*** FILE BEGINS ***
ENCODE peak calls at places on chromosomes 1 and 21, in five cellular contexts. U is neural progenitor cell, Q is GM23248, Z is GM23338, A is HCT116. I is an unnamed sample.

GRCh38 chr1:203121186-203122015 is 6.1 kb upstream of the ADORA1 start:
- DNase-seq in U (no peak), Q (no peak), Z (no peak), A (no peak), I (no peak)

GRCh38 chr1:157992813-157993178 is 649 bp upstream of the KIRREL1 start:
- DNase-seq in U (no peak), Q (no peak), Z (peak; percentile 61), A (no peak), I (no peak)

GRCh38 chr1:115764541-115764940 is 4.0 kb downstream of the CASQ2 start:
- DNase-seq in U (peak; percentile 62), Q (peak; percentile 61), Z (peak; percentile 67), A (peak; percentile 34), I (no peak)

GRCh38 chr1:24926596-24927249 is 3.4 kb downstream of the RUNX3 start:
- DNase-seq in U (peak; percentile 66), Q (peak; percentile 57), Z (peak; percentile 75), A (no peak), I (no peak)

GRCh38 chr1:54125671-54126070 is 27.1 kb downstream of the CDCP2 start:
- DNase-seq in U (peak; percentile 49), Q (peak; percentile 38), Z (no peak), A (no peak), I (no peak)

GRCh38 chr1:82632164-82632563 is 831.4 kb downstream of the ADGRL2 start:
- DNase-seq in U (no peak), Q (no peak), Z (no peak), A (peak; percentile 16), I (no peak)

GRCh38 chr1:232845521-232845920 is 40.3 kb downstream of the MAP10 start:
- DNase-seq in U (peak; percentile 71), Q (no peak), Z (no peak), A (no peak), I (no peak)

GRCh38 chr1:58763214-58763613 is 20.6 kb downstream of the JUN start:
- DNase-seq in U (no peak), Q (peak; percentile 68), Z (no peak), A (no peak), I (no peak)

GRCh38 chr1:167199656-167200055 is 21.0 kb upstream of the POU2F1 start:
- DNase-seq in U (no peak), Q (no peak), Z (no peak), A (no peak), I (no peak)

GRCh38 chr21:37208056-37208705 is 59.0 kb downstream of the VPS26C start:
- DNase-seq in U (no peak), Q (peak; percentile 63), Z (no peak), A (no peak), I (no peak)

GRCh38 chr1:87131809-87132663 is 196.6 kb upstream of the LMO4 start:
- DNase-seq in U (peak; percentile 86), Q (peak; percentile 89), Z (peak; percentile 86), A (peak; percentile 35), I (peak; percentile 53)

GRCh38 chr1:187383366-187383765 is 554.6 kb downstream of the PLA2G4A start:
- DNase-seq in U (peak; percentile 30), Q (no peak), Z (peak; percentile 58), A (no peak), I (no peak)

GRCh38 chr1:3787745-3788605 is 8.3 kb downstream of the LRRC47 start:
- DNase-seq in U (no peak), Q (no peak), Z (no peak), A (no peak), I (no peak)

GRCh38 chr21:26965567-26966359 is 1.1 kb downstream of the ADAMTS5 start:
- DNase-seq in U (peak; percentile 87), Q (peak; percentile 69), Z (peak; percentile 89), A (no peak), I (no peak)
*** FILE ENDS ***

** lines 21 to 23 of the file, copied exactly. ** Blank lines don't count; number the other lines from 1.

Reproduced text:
- DNase-seq in U (no peak), Q (peak; percentile 63), Z (no peak), A (no peak), I (no peak)

GRCh38 chr1:87131809-87132663 is 196.6 kb upstream of the LMO4 start:
- DNase-seq in U (peak; percentile 86), Q (peak; percentile 89), Z (peak; percentile 86), A (peak; percentile 35), I (peak; percentile 53)